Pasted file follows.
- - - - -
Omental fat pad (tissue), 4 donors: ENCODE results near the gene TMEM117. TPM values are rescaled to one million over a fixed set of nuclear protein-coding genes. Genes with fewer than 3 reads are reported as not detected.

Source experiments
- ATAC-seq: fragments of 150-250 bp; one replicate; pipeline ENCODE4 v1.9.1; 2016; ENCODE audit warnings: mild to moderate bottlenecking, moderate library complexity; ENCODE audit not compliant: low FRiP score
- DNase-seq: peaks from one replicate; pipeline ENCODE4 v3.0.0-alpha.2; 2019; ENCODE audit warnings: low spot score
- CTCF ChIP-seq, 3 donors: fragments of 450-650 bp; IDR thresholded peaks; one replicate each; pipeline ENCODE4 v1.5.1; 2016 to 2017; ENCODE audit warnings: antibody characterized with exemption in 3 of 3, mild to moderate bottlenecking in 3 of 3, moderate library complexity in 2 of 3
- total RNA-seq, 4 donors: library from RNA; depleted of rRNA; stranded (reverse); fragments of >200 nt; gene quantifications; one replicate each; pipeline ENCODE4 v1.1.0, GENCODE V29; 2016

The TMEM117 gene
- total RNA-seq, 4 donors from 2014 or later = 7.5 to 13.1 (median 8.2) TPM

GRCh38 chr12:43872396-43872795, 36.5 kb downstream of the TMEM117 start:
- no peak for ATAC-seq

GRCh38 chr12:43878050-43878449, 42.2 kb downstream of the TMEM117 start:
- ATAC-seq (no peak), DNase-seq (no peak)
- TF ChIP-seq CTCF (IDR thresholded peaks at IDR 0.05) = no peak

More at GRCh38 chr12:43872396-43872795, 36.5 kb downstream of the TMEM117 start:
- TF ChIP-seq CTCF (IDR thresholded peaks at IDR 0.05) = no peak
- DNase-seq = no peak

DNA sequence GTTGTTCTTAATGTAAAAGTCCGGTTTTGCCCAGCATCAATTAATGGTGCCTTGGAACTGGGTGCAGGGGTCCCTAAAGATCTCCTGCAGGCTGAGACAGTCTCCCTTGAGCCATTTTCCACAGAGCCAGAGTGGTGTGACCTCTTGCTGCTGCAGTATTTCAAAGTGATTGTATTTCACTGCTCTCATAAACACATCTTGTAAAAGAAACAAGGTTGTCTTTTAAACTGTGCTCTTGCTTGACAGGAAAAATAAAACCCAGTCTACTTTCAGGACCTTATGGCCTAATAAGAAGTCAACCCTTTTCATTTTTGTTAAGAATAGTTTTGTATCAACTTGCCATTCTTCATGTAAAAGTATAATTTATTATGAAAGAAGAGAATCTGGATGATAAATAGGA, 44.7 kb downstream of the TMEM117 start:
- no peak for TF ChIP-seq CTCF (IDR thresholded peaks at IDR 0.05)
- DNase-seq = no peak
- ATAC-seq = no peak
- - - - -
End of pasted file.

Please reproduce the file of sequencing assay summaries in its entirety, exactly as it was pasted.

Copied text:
Omental fat pad (tissue), 4 donors: ENCODE results near the gene TMEM117. TPM values are rescaled to one million over a fixed set of nuclear protein-coding genes. Genes with fewer than 3 reads are reported as not detected.

Source experiments
- ATAC-seq: fragments of 150-250 bp; one replicate; pipeline ENCODE4 v1.9.1; 2016; ENCODE audit warnings: mild to moderate bottlenecking, moderate library complexity; ENCODE audit not compliant: low FRiP score
- DNase-seq: peaks from one replicate; pipeline ENCODE4 v3.0.0-alpha.2; 2019; ENCODE audit warnings: low spot score
- CTCF ChIP-seq, 3 donors: fragments of 450-650 bp; IDR thresholded peaks; one replicate each; pipeline ENCODE4 v1.5.1; 2016 to 2017; ENCODE audit warnings: antibody characterized with exemption in 3 of 3, mild to moderate bottlenecking in 3 of 3, moderate library complexity in 2 of 3
- total RNA-seq, 4 donors: library from RNA; depleted of rRNA; stranded (reverse); fragments of >200 nt; gene quantifications; one replicate each; pipeline ENCODE4 v1.1.0, GENCODE V29; 2016

The TMEM117 gene
- total RNA-seq, 4 donors from 2014 or later = 7.5 to 13.1 (median 8.2) TPM

GRCh38 chr12:43872396-43872795, 36.5 kb downstream of the TMEM117 start:
- no peak for ATAC-seq

GRCh38 chr12:43878050-43878449, 42.2 kb downstream of the TMEM117 start:
- ATAC-seq (no peak), DNase-seq (no peak)
- TF ChIP-seq CTCF (IDR thresholded peaks at IDR 0.05) = no peak

More at GRCh38 chr12:43872396-43872795, 36.5 kb downstream of the TMEM117 start:
- TF ChIP-seq CTCF (IDR thresholded peaks at IDR 0.05) = no peak
- DNase-seq = no peak

DNA sequence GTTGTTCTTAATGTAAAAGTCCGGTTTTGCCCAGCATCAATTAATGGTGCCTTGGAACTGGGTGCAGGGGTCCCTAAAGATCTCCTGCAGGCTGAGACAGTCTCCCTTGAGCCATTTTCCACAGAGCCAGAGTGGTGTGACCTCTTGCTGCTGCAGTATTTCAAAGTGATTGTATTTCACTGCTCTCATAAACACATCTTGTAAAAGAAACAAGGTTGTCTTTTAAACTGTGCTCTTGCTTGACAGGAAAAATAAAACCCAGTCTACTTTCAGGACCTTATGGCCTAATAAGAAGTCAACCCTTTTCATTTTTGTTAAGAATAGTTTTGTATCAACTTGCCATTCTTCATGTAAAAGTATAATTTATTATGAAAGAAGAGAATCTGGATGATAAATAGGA, 44.7 kb downstream of the TMEM117 start:
- no peak for TF ChIP-seq CTCF (IDR thresholded peaks at IDR 0.05)
- DNase-seq = no peak
- ATAC-seq = no peak